But it goes far deeper than that. When I was growing up, people still talked about the “Kiwi cultural cringe”; that national trait of deferring to imported culture, as it was obviously so superior to our own. Our newsreaders used to speak with English accents for chrissake! Fortunately, those days are long gone. As a nation we’ve forged our own distinct cultural identity rooted in achievement on the world stage, cherishing the land, Māori culture, international political independence and finding our own unique voice. 

I believe locally produced content that reflects these values and tells these stories has been a key enabler of this change. It’s not overstating the case to say that it’s been an important part of nation-building and we would be much poorer as a nation without it.

So if we believe there’s an issue, what can we do? Well, individual organisations need to make their own decisions about how they allocate resource and the kind of future they want to operate in. And for that matter, what kind of country they want to live in. But they should do so knowingly.

At the Comms Council we believe that if we’re to preserve local content and give local advertisers the opportunity connect with customers, then scale is important for local media organisations.

We’re therefore extremely concerned by the position taken by the Commerce Commission on market consolidation over the past few years. They have ruled against several acquisitions / mergers that would have created local players with more meaningful and sustainable scale. Specifically the proposed Stuff and NZME merger on the basis that it would concentrate too much media influence in one entity and also the proposed Sky and Vodafone Partnership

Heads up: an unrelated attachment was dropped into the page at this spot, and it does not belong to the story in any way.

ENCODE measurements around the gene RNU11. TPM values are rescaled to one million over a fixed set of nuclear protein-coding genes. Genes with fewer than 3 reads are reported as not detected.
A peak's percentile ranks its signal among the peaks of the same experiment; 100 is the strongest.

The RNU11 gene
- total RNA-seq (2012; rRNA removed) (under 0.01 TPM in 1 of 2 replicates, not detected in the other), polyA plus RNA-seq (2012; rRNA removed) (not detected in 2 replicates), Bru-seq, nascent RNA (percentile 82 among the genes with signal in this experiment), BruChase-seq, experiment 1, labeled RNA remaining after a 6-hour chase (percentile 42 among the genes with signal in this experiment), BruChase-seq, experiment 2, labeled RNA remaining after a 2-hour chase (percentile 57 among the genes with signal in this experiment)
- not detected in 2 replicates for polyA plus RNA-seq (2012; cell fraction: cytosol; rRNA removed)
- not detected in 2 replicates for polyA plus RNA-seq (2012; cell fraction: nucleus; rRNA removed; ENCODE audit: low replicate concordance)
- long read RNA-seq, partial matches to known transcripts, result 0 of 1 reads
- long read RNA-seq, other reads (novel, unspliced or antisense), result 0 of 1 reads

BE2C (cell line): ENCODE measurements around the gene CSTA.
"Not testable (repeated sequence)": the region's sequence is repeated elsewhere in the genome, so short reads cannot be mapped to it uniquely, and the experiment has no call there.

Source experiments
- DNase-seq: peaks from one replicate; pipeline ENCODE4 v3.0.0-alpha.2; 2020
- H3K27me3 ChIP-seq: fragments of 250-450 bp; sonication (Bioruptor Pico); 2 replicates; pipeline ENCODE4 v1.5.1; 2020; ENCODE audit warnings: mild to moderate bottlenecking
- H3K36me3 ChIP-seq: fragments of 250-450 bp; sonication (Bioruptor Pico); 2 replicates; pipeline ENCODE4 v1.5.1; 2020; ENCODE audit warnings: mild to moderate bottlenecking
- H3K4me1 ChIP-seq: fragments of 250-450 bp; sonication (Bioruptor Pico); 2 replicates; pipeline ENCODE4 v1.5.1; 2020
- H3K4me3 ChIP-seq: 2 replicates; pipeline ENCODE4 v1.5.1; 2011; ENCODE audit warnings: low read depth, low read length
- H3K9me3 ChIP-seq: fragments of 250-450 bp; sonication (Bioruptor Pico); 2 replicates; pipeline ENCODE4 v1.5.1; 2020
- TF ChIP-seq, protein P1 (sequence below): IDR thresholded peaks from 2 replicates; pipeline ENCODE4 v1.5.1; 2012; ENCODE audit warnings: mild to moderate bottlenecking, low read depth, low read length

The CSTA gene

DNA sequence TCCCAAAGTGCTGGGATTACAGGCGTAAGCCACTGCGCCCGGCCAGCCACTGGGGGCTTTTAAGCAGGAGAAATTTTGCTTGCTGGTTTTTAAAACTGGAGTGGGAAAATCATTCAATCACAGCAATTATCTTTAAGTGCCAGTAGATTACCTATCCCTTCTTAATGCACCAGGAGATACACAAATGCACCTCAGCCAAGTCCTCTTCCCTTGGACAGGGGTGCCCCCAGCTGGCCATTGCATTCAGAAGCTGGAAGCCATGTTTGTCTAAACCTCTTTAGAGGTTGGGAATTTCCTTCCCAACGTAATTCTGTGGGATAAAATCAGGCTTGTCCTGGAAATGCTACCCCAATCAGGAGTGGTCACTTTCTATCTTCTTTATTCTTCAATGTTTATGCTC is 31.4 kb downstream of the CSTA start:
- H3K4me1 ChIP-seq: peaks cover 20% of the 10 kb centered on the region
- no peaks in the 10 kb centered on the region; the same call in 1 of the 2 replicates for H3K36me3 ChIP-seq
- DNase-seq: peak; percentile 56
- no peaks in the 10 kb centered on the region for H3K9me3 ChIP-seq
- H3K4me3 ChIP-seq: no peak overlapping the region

If the Commerce Commission continue this stance the outcome will be exactly the situation they believe they are preventing i.e. a lessening of market competition, particularly amongst local players, with a resultant move of advertising dollars to off-shore digital platforms.

Our view is that from the perspective of a legal definition that the Commerce Commission might apply, most media are multi-platform and international borders count for little. A broader definition of the competitive set is therefore required if we are to preserve a healthy New Zealand based and focused media industry.  

Finally, local content is critical to the survival of local media, particularly TV. However, the cost of local production that serves a small market of 5 million people is prohibitive. We, therefore, believe the government should increase funding for NZ On Air, with a specific focus on news and current affairs.

We recently met with the Minister of Broadcasting to make these points.

For all of our sakes, a vibrant and viable local media landscape is critical and as a marketing community, we need to think carefully about the risks we face and the kind of environment we want to be operating in five or 10 years from now. Our decisions will shape that future directly.

John Lennon once sang “you don’t know what ya got until ya lose it”. Whether or not we lose it is pretty much in our hands. Think about it.

  • Paul Head is the chief executive of the Commercial Communications Council.